Yoga mat, blocks, belt, blanket, laptop. Laptop...?!
Yes, laptop. Getting ready for yoga class these days has changed.
For a start, you don't have to leave the house. You don't even have to shower/dress/clean your teeth. Online yoga brings your teacher (i.e. me) to you – or, at least, enables you to see and hear me on your computer, tablet or smart phone.
So how exactly do online yoga classes compare with 'real' ones? What do you need? And how can you get the best out of a virtual class experience?
Most online yoga is offered via video conferencing platform Zoom – a company few of us had heard of before the Coronavirus crisis struck. A slicker, simpler version of the better known Skype, Zoom's advantage over its competitors is that it doesn't require users to have an account. They can simply click a link to join an online 'meeting' (or, rather, yoga class). Which is why I (as a self-confessed technical novice) have chosen to use Zoom. It's also why I feel confident enough to share my newly acquired knowledge with you here, and to invite you to join my online yoga classes.
Of course the first thing you need before you start is a device with a screen and a camera that will enable you to get Zooming. A laptop, tablet or smart phone will all give access to the service, but the bigger the screen the better, when it comes to seeing and being seen.
Try to recreate the view that I would have of you in a face-to-face class. Remember, what your camera sees is what I will see, so, if space allows, have it facing the long side of your mat, and try to place it far enough away that you can be seen in full when you are sitting, standing, and lying down. Don't worry if you aren't able to do this, as I'll let you know if you need to change the camera angle during different poses.
Although I obviously can't make any physical adjustments, I'll need to see you clearly so that I can give verbal cues as you practise. You will also want to see and hear me, so place your screen where you can see it, and check at the start of the class that your audio is working.
For these reasons, it's a good idea to join the class a few minutes before start time. That way, we can check the set up, and can make any adjustments necessary.
Once you've got your camera in the right place, you will need to lay out your yoga things. If you usually borrow equipment, you may have to improvise. Remember, though, that nobody used props in yoga before BKS Iyengar introduced them, and even the great man himself started with everyday household objects. So get creative, and don't worry if you're unable to transform your living room into a yoga studio.
If you don't have a yoga mat, choose a non-slip floor for your practice, or spread out a bath towel. Chunky books can stand in for yoga blocks, while a tie or a dressing gown cord can act as a yoga belt. You'll probably already have a blanket, but, if not, a folded towel will do the same job.
The day before the class, I will send out the Zoom link inviting you to join the session. All you have to do is click the link a few minutes before the start time, which will take you into the class. You'll then see me and anyone else who has already 'entered'.
Zoom's default set up shows whoever is speaking full screen, meaning that it 'flips' between speakers. To avoid this, and enable you to see and hear just me during the class, I will 'mute' everybody else when we start. This will keep me in view at all times and cut out sounds from other students. It is also another reason to arrive ahead of time – you'll then be able to check in with me before we begin, just as you would in a regular class. I'll 'unmute' everyone afterwards, so that you can ask any questions or mention any issues you may have had. (We had a few early glitches, but they should now have been resolved.)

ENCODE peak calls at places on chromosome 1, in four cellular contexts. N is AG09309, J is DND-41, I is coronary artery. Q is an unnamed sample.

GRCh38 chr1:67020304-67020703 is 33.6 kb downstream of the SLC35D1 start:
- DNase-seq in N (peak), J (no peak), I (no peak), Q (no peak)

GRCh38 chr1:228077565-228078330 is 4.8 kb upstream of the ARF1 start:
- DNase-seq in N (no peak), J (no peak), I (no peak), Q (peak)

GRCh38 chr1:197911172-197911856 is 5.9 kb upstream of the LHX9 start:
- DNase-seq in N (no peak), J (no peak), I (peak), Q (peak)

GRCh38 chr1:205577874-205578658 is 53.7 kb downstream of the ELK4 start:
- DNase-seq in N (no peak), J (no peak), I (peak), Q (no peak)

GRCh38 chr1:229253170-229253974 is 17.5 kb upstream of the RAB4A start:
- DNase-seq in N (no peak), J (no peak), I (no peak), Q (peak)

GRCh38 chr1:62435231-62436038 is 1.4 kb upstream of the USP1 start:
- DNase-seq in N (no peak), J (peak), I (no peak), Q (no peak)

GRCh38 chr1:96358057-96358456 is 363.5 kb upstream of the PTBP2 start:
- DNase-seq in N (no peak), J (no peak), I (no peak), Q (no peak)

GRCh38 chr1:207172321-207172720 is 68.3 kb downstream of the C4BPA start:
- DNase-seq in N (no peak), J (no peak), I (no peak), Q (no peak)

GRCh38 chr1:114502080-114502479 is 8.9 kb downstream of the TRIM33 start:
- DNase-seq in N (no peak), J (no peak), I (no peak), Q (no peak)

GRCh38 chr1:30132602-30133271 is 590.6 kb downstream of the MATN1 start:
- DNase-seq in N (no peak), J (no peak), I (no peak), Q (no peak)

My screen will be set to 'gallery view', so that I can keep an eye on everyone throughout the class. I will demonstrate poses from my mat, so you can see me more clearly, but then I'll move forwards, towards the camera, to take a look at you all as you hold each pose.
The format will be familiar if you've attended classes with me before, and will include poses that you probably already know. This is to give you more confidence in your practice, and to minimise the need for me to correct you. I won't be introducing any new or more challenging poses, as I can't offer the hands-on assistance that I would in person. Instead, you will have the opportunity to explore core poses differently, deepening your experience and learning to trust yourself and your body as you move into each asana.
Of course, yoga is not about making perfect shapes or getting your head onto your knee, and practising at home – albeit with virtual guidance – is a great way to realise this. All element of competition is removed when nobody else is there. There isn't the distraction of other students, or the peripheral awareness that somebody is doing the pose differently or 'better'.
You can focus fully on yourself and learn to 'feel' the poses from the inside out. Rather than performing a particular move, or simply following an instruction, you can spread your awareness throughout your body and notice the subtleties of each asana.
This is true yoga, the integration of body and mind, and, by the strangest of twists, this most modern form of communications technology can lead us to the realisation of an ancient spiritual goal.
In a time of enforced 'lockdown' and social distancing, fear and uncertainty, your yoga practice can bring you back into balance, and enable you to find an inner calm and grounding that will help you through the turmoil. This is the perfect opportunity to take your yoga practice to a different level. It's time to get online...
If you'd like to take part in the next online yoga class, let me know and I'll send you a link to join.
Hope to 'see' you there!